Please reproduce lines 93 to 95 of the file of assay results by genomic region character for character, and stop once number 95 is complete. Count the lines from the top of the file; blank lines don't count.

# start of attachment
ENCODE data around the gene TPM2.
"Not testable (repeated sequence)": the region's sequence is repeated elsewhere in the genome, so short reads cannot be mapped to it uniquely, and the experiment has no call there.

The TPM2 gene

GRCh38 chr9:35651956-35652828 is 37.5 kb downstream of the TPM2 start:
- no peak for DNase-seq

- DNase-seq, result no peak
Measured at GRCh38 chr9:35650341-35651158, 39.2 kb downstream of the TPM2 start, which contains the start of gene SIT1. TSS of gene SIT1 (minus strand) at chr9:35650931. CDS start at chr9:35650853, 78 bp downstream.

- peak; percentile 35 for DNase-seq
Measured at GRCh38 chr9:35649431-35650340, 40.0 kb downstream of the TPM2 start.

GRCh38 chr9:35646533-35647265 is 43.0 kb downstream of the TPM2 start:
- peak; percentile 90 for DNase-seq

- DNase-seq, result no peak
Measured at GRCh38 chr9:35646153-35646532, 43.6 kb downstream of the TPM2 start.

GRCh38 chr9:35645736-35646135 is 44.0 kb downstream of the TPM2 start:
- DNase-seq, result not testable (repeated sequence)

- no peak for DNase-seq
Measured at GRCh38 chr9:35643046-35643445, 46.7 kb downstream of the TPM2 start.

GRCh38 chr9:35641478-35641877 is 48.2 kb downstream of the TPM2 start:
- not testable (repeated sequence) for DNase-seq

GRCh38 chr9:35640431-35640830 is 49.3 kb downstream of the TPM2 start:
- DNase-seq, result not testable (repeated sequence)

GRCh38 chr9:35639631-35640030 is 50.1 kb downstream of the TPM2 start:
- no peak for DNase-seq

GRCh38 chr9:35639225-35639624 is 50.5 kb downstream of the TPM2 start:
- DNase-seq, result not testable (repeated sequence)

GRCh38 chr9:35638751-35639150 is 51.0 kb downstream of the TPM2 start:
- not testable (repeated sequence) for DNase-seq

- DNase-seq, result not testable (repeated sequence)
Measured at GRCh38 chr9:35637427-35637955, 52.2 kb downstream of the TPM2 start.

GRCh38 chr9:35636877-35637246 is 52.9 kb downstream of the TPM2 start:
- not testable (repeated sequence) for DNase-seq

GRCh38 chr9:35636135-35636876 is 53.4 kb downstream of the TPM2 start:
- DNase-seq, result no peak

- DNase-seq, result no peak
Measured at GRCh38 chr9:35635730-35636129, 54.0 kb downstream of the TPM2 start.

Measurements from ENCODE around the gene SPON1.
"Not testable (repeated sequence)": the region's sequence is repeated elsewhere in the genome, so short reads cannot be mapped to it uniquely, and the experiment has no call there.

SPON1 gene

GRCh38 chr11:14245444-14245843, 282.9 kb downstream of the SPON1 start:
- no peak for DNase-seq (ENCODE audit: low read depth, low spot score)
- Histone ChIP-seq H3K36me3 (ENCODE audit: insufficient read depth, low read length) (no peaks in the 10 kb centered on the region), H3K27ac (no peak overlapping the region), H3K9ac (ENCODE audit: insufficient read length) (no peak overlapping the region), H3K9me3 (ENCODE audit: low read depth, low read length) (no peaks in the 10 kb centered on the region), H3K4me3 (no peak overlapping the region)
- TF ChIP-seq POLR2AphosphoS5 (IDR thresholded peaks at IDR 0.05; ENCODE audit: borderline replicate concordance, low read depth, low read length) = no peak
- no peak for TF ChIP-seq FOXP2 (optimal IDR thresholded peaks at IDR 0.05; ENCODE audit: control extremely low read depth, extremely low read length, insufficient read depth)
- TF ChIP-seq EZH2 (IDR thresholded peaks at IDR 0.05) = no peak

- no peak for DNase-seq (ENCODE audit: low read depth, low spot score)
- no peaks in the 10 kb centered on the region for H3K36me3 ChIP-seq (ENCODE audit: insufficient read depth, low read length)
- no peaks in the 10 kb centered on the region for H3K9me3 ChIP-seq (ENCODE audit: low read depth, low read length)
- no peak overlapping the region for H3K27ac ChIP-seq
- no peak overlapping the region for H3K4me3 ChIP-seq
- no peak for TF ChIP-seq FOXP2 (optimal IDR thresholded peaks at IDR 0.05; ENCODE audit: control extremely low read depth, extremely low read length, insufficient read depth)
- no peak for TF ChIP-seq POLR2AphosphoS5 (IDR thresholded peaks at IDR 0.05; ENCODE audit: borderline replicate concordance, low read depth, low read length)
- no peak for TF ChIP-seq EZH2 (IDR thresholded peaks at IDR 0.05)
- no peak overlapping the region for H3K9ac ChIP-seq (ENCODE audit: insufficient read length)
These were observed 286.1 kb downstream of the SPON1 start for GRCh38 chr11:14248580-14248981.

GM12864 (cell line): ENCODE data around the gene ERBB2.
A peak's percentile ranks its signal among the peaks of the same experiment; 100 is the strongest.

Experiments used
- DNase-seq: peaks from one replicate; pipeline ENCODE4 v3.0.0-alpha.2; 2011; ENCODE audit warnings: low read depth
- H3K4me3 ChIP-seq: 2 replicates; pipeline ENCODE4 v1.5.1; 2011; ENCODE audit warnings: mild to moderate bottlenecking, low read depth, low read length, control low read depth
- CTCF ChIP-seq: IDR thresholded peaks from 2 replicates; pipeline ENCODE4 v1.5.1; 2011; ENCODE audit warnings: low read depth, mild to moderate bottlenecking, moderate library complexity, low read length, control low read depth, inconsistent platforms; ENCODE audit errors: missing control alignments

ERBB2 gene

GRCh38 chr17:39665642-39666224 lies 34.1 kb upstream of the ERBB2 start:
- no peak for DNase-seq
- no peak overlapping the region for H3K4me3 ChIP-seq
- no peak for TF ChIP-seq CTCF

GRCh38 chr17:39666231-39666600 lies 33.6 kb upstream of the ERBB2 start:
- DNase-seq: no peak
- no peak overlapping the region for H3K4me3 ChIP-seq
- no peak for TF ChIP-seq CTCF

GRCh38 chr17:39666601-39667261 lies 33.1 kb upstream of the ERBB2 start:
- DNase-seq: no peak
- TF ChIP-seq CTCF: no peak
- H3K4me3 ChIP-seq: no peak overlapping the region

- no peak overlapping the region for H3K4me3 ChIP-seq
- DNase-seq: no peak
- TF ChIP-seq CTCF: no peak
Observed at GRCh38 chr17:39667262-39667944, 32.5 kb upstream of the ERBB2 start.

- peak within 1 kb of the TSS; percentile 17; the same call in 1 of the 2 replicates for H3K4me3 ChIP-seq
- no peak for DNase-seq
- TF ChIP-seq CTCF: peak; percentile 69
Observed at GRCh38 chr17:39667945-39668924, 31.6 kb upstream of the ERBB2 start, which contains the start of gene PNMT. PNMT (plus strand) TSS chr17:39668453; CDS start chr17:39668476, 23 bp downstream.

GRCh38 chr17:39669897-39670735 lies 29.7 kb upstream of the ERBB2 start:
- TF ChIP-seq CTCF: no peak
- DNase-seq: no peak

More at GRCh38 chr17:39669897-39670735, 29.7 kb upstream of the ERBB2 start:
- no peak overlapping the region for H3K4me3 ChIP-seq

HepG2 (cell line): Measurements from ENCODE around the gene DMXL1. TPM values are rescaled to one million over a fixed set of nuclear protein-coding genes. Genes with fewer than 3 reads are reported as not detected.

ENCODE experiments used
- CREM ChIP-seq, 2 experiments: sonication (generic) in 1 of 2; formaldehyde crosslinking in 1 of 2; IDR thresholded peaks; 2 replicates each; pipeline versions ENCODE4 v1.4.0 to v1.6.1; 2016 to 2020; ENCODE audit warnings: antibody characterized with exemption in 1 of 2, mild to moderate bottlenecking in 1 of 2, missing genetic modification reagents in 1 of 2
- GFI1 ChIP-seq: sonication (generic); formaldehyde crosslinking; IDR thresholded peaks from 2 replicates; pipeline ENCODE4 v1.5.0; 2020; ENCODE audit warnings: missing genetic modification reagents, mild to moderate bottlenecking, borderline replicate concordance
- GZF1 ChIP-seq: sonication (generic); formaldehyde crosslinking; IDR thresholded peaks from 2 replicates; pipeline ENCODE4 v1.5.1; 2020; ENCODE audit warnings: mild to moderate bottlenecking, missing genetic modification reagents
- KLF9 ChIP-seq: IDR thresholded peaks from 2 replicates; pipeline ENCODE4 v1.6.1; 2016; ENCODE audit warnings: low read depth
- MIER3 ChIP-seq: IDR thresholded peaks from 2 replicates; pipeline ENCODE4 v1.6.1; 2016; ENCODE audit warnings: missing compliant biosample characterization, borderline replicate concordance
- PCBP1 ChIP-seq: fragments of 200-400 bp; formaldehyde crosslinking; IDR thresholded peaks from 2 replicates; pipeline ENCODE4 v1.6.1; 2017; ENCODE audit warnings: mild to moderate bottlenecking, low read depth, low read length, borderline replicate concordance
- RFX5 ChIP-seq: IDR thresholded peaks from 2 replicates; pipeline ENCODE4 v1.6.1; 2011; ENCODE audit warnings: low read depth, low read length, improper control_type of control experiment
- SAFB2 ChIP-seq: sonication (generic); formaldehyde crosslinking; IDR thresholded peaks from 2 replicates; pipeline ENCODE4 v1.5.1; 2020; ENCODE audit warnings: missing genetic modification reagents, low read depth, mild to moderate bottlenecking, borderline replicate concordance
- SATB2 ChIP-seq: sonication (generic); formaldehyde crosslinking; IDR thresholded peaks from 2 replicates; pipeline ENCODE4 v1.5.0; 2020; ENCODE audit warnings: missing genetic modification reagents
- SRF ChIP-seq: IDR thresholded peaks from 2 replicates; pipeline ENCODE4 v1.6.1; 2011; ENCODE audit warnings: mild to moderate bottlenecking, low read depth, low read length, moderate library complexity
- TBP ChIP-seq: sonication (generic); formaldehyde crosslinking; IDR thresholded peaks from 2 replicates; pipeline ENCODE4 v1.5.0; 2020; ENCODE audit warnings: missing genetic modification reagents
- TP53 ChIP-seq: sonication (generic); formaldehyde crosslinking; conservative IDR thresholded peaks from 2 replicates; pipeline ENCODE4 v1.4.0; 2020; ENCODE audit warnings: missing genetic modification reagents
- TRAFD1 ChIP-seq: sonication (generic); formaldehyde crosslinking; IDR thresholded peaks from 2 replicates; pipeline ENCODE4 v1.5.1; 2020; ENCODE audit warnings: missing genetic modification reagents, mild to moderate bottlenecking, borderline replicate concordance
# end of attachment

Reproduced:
- MIER3 ChIP-seq: IDR thresholded peaks from 2 replicates; pipeline ENCODE4 v1.6.1; 2016; ENCODE audit warnings: missing compliant biosample characterization, borderline replicate concordance
- PCBP1 ChIP-seq: fragments of 200-400 bp; formaldehyde crosslinking; IDR thresholded peaks from 2 replicates; pipeline ENCODE4 v1.6.1; 2017; ENCODE audit warnings: mild to moderate bottlenecking, low read depth, low read length, borderline replicate concordance
- RFX5 ChIP-seq: IDR thresholded peaks from 2 replicates; pipeline ENCODE4 v1.6.1; 2011; ENCODE audit warnings: low read depth, low read length, improper control_type of control experiment